Not all U.S. utilities are in the same state of readiness-whether intellectual, operational or financial-to embrace digital disruption. Many are waiting for regulatory guidance that might come too late, if at all. There is a major risk of not going far enough toward customer centricity. History has shown that established asset-based companies such as telecommunications providers, could see their assets exploited by over-the-top players who understand the end customer and are not burdened with the constraints of operating as a legacy player.

This new era of digital disruption presents the opportunity to empower customers, enable optimized transmission and distribution networks, help balance generation against demand, and integrate energy supply with every other aspect of connected homes and smart cities. Utilities that can seize the moment and capitalize on these advances position themselves well for the future.

Those that fail to embrace these new technologies, however, are in danger of being bested by over-the-top competitors, fickle shareholders and fierce regulators. Recognizing that transformation is essential is a key starting point, but utilities need to act now (if they have not already) to bolster the experiences they deliver to their customers.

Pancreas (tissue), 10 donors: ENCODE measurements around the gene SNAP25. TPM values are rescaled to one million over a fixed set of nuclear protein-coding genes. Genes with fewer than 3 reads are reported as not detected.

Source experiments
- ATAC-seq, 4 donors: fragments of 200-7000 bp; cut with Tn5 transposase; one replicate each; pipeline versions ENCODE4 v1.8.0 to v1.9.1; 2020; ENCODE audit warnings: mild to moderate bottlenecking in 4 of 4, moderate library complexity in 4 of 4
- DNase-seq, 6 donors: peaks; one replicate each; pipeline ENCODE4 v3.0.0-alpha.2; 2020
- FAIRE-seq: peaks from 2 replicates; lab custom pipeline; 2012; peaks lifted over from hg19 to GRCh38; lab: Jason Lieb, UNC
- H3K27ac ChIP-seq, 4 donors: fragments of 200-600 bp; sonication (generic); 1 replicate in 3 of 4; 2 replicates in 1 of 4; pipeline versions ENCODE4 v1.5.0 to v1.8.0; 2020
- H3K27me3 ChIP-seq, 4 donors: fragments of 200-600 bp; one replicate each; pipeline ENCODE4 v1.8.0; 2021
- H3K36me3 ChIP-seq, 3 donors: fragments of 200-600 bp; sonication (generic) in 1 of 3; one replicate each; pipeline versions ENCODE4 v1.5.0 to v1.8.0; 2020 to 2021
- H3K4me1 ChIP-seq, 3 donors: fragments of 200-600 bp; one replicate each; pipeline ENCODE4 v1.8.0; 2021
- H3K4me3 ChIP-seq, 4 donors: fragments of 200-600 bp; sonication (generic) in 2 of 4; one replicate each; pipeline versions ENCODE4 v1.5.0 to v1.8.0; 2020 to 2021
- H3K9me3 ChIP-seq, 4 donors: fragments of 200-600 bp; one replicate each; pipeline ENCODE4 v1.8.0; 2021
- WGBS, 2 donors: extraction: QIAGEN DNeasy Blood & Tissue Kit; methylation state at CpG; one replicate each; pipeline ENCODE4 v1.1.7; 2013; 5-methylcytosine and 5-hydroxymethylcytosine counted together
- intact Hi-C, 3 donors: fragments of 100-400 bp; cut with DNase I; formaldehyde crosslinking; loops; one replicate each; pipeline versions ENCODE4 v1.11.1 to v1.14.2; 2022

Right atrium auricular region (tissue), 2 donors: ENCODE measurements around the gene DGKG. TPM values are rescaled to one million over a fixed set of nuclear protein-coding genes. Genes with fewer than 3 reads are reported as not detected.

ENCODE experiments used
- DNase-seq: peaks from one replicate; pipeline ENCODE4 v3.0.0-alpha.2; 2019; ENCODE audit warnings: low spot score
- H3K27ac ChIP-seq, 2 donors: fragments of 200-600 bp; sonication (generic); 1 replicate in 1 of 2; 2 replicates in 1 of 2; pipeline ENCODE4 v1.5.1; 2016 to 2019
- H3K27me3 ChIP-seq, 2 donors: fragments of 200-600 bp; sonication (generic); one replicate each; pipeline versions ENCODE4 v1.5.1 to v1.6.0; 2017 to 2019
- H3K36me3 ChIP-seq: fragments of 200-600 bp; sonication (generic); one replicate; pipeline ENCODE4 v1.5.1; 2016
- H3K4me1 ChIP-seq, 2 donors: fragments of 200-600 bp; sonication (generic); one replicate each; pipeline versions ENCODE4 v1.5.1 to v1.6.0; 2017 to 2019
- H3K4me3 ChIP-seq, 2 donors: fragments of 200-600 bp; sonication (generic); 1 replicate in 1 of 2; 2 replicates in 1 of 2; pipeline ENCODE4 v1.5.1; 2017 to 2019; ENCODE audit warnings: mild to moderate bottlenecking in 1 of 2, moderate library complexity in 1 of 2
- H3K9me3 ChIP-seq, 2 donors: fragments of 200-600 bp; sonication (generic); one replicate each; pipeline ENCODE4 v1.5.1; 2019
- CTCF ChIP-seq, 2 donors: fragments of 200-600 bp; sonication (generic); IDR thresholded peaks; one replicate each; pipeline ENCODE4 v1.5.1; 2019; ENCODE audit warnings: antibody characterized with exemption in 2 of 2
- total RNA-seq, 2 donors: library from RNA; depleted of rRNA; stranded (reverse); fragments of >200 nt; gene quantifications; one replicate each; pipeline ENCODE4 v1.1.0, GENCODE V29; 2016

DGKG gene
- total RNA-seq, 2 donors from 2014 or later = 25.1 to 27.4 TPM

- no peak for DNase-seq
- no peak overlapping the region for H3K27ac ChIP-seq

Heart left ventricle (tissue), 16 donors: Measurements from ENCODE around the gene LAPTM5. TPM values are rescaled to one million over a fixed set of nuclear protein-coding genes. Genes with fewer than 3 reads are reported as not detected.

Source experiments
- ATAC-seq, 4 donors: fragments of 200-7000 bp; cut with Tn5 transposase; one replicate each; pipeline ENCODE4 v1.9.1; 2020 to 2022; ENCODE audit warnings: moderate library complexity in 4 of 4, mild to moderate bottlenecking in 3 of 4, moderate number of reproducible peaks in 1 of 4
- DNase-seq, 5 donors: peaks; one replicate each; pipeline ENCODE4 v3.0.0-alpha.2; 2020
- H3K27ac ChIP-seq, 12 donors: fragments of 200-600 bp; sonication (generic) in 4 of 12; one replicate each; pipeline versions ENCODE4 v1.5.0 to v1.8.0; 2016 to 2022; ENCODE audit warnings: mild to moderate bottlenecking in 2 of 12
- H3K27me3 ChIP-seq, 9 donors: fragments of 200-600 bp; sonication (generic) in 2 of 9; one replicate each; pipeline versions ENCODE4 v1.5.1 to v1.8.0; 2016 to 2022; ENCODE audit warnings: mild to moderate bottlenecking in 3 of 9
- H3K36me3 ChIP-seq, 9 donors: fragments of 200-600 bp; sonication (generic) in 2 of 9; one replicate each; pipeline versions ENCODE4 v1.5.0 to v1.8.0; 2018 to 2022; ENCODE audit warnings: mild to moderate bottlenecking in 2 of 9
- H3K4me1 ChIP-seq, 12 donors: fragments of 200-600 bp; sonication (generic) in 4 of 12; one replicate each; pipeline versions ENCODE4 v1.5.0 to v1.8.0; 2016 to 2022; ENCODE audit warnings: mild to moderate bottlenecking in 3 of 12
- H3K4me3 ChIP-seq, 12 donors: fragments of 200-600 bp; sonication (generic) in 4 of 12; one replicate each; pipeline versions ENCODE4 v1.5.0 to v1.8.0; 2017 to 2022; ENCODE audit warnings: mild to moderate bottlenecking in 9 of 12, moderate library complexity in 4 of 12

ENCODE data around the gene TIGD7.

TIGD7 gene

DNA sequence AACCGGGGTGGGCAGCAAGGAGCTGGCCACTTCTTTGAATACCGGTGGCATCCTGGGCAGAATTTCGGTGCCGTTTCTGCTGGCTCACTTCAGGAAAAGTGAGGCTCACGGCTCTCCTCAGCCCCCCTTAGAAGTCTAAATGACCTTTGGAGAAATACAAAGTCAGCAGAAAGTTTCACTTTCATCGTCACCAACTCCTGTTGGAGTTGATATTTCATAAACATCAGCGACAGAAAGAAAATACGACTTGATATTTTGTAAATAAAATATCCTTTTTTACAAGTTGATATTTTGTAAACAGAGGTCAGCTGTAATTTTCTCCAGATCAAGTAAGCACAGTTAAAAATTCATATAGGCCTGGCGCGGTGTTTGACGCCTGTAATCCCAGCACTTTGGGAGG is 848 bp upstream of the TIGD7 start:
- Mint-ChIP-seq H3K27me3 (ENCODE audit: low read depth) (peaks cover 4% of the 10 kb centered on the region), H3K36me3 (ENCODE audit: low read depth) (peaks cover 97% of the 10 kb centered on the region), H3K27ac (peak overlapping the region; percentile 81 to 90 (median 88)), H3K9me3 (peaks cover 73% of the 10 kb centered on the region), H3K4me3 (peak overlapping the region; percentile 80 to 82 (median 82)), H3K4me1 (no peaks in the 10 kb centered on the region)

Digital Transformation: Where to Begin?

Regulation will never catch up, and utilities waiting for clarification will lose the initiative. Rather than wait, there are several practical steps to take now:

• Invest in the smart grid: With the growth of solar home systems and electric vehicles, utilities should make investments-if they are not already doing so-in smart grid to enable distributed generation, integration of renewables and storage and greater network efficiency, for cost-effectiveness and better security of supply.

• Focus on customer experience: Utilities are notorious for earning the lowest customer-service ratings in the country. Customer experience needs to be a priority, providing greater transparency, energy-efficiency tools and real-time information.

• Get involved with connected homes/smart cities: These will be the beginning, middle and end of the next-gen utility landscape. How involved utilities become in these areas will define whether they become leaders or laggards.

• Step up collaboration: In a world increasingly defined by connected people and devices, going at this alone will be difficult. Companies must leverage everything available to them to help them through this journey-partnering with vendors, associations, commercial entities and the like. Utilities must let go of their tradition of working by themselves in favor of working with vendors and partners to deliver the next level of service as an ecosystem.

Utilities are done sitting on the sidelines of the digital revolution. A new survey shows that customer experience and service are the top consumer-facing technologies U.S. utilities will buy as they move to customer centricity.


John Gustafson is vice president and business unit head, energy and utilities for Cognizant Technology Solutions.